Sunday, 9 May 2010
The Time Travelers Wife by Audrey Niffenegger
I have been rather slow in picking up The Time Travelers Wife, its been a huge best seller for years and I've seen it constantly on peoples best read lists. In fact this book has been so popular that I knew how the story ended, which I must have picked up from somewhere.
For those of you that don't know The Time Travelers wife follows the story of Henry and Clare and how Henry's time travelling affects both his life and his marriage to Clare. I had heard that this book focuses more on the love story between Henry and Clare rather than the time travelling aspect. I found this to be true but I wonder if the book had taken on a more 'sci-fi' angle, would it have been as popular?
Clare first meets Henry when she is 6 and Henry is 36 in the meadow behind her house. He tells her that he is from the future and that in the future they will be 'friends'. Oh and would she mind awfully leaving clothes out for him in future as he will be visiting a lot. As Henry visits her throughout her childhood and teenage years she eventually falls in love with him so that by the time she does meet him in 'current time' when she is 20 and Henry is 28, she is already head over heels so the relationship is therefore destined to reach its conclusion of marriage.
This novel must have been a headache for Audrey Niffenegger to construct. The book is written in the first person jumping from Clare to Henry from present, past to future. The different chapter headers are therefore titled showing the year and the ages of both Clare and Henry in order to give clarity for the reader. Niffenegger could have let the reader work out the time frame as each chapter started or made the characters clue you in e.g. 'I am Henry and I am 38 in the year 1988' etc. But by spelling out the year and ages of the characters in the chapter header it is less confusing and does not hinder the pace of the story.
In most of the reviews I have read most people warmed more to the character of Clare than Henry, some reviewers were not even completely sure they liked him. I found Henry the more interesting character, he has a much darker side to him which he has developed in order to cope with his time travelling escapades. He can disappear and show up completely naked anywhere so he has had to develop an impressive array of survival skills, most of which has been taught to him from an older Henry. Henry can pick locks, steal and pickpocket rather effectively. Sometimes, even with these skills, he will get caught so he can outrun most people and use his fists rather brutally if the occasion requires it.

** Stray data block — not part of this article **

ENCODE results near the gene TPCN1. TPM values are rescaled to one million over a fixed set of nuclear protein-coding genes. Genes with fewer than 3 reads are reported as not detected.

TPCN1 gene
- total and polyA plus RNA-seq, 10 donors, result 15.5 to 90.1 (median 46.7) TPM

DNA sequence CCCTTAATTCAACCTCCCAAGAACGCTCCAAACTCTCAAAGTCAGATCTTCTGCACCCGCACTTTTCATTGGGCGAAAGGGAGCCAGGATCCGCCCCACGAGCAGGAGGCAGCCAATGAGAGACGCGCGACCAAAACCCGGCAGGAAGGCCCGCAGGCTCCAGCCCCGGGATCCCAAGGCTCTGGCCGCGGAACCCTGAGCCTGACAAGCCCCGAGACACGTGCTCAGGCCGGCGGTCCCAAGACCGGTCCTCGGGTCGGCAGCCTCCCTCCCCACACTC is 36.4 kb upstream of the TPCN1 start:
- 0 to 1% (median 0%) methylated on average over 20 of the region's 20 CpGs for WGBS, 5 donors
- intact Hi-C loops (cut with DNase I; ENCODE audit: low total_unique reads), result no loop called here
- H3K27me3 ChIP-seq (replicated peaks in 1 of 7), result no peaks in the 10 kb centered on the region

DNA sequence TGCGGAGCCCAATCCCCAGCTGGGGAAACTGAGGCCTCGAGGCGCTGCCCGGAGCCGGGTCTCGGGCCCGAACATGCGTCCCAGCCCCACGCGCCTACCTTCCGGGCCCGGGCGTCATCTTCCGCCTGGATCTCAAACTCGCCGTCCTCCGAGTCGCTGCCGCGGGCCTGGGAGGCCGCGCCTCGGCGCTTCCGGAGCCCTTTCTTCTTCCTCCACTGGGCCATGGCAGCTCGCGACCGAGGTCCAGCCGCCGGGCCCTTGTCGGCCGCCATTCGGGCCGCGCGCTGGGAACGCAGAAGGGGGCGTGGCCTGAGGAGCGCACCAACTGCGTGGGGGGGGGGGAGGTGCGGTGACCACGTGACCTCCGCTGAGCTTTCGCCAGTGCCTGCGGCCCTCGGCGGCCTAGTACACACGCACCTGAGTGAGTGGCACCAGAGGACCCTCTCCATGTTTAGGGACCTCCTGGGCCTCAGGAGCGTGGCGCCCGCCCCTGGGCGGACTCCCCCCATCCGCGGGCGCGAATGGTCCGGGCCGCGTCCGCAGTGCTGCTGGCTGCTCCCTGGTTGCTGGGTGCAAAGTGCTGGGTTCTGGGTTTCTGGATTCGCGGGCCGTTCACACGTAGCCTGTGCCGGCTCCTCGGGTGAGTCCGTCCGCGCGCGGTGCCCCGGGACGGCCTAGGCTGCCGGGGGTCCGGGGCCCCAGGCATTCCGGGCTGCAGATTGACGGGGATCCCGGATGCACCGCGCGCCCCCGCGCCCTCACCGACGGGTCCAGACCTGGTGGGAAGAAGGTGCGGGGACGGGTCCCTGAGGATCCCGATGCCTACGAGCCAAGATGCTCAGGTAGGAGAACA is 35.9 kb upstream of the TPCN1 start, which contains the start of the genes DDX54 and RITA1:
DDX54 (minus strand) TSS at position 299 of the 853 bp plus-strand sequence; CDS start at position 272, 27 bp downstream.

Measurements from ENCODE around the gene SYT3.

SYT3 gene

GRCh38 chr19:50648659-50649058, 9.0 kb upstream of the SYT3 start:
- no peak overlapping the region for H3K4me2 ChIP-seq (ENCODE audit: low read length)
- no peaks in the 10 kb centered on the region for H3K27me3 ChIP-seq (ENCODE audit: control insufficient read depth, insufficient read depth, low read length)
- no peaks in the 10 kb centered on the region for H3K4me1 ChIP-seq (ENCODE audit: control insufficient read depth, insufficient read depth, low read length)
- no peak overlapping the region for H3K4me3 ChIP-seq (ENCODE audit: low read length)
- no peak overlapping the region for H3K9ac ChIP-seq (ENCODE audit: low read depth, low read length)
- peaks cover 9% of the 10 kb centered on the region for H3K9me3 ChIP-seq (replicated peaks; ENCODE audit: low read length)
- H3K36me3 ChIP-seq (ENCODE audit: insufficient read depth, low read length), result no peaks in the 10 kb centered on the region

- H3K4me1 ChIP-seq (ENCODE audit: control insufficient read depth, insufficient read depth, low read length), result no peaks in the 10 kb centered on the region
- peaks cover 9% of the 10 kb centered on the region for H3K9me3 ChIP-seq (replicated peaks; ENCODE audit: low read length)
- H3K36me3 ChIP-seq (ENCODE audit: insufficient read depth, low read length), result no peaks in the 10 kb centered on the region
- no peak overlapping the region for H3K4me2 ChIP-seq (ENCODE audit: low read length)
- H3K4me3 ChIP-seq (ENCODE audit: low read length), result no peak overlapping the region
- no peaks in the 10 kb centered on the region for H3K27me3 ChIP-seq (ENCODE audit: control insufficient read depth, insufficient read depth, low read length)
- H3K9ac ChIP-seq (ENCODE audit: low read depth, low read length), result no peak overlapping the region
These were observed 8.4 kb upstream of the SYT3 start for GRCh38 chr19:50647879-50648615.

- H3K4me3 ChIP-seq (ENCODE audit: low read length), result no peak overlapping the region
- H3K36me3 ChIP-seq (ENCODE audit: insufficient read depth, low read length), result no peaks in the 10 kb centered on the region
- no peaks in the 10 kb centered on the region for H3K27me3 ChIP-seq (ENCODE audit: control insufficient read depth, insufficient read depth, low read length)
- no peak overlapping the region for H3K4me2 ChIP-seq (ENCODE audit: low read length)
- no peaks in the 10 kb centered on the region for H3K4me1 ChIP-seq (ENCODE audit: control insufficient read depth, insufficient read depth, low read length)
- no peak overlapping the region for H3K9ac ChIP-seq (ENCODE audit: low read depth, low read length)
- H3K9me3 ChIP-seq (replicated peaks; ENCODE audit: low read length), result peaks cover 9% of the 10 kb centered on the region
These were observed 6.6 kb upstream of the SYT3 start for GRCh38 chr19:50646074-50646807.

I also liked Henry because he had resigned himself to his fate, a scene in the book where a much older Henry teaches a young Henry how to pickpocket I found touching. The young Henry needs to learn this but at the same time the older Henry regrets how he is corrupting himself.
Henry will also use the advantages of time travelling like buying a winning lottery ticket and visiting his dead mother from afar. I certainly found him a more complex character compared to his wife Clare.
Clare reads at first very much like a stereotypical romance heroine with her long flowing red hair, slim figure and being the 'deep thoughtful one' in her immediate family but her character is more developed throughout the book. I especially liked the chapter where she describes that in fact sometimes she likes it when Henry is not there, she can listen to what ever music she likes and can generally do as she pleases, yet she is always pleased when he comes back. Clare for me was sometimes a little 'too perfect' yet incidences like when a teenage Clare asks Henry to scare a fellow high school student who assaulted her, shows her more angry side and also makes you realise how much Clare has had to contend with
Amongst the heartache and tragedy in the book there are also a few comic touches. Clare's revelation that she 'slept with someone else' at first nearly breaks Henry's heart because he thinks she is talking about last week whereas in fact she is talking about something that happened years previous before Henry had even met Clare. The relief that Henry feels when they sort out this little misunderstanding is used to good comic effect.
Niffenegger does a fine job of highlighting the marriage's ups and downs and of their love which although is destined, is also built up over the years by sharing their life together and makes for a very connected and intimate couple. Aside from what I think is some serious padding, this is recommended as an entertaining and moving read.
Posted by Jess
btw I have spelt 'Traveler' as per the book title but I may have accidentally spelt it in parts using the English spelling (which my spell checker prefers)